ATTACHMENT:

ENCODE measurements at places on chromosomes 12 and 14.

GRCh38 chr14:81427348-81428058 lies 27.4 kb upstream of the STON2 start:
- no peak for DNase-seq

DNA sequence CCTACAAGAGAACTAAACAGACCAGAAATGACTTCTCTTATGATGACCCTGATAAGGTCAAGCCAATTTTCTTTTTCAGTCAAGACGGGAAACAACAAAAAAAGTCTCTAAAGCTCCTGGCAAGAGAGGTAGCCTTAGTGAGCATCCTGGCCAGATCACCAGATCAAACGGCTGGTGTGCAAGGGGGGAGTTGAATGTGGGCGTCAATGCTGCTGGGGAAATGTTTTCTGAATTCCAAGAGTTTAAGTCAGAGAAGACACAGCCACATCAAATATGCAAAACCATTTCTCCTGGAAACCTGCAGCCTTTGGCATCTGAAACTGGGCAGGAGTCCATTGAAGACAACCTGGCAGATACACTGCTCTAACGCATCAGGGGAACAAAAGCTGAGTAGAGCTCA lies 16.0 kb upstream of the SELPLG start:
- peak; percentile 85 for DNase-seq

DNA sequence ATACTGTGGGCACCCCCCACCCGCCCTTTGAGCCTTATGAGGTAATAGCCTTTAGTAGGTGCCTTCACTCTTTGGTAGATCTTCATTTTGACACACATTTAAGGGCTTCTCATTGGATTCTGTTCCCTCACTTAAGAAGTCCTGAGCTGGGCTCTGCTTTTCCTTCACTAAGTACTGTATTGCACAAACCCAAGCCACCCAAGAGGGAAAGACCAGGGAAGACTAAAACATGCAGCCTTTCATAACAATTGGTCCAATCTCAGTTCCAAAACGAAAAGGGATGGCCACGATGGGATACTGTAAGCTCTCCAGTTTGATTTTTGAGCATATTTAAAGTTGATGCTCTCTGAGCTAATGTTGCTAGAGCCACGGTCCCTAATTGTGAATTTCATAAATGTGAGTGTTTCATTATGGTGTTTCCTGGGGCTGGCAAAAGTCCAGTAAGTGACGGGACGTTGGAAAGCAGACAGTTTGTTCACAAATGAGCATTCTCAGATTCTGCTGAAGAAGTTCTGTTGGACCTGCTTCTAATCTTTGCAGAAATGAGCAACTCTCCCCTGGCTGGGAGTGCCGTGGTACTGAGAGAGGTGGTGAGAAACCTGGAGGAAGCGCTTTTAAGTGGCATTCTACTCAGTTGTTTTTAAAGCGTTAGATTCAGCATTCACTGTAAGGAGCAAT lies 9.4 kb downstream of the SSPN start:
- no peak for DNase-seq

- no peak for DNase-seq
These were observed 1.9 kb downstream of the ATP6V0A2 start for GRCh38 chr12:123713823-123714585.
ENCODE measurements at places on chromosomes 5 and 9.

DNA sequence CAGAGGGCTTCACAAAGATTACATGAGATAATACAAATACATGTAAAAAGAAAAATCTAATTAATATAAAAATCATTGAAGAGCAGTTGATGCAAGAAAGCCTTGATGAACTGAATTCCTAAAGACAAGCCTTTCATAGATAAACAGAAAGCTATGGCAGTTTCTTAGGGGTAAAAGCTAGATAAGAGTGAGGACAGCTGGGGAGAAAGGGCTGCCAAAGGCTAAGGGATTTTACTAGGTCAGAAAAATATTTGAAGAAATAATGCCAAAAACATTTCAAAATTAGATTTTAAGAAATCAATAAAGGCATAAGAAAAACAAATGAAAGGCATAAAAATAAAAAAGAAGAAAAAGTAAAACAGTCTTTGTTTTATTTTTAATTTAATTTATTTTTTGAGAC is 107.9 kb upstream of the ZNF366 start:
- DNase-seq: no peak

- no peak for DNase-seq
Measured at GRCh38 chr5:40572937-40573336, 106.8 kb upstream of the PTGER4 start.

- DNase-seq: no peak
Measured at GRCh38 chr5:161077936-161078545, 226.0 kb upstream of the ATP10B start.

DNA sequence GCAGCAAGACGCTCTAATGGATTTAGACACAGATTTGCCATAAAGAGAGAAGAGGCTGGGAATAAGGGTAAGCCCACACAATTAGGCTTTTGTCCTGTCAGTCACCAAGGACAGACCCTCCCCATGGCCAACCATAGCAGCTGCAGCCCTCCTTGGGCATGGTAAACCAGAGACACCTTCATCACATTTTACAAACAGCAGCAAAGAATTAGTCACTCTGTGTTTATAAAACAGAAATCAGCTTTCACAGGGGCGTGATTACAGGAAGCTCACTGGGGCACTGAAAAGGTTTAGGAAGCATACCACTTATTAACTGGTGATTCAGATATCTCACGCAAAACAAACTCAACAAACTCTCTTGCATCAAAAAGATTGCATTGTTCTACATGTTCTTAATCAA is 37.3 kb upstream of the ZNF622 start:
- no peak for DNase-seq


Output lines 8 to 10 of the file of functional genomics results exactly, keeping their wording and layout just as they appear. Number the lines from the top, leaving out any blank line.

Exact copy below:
- no peak for DNase-seq
These were observed 1.9 kb downstream of the ATP6V0A2 start for GRCh38 chr12:123713823-123714585.
ENCODE measurements at places on chromosomes 5 and 9.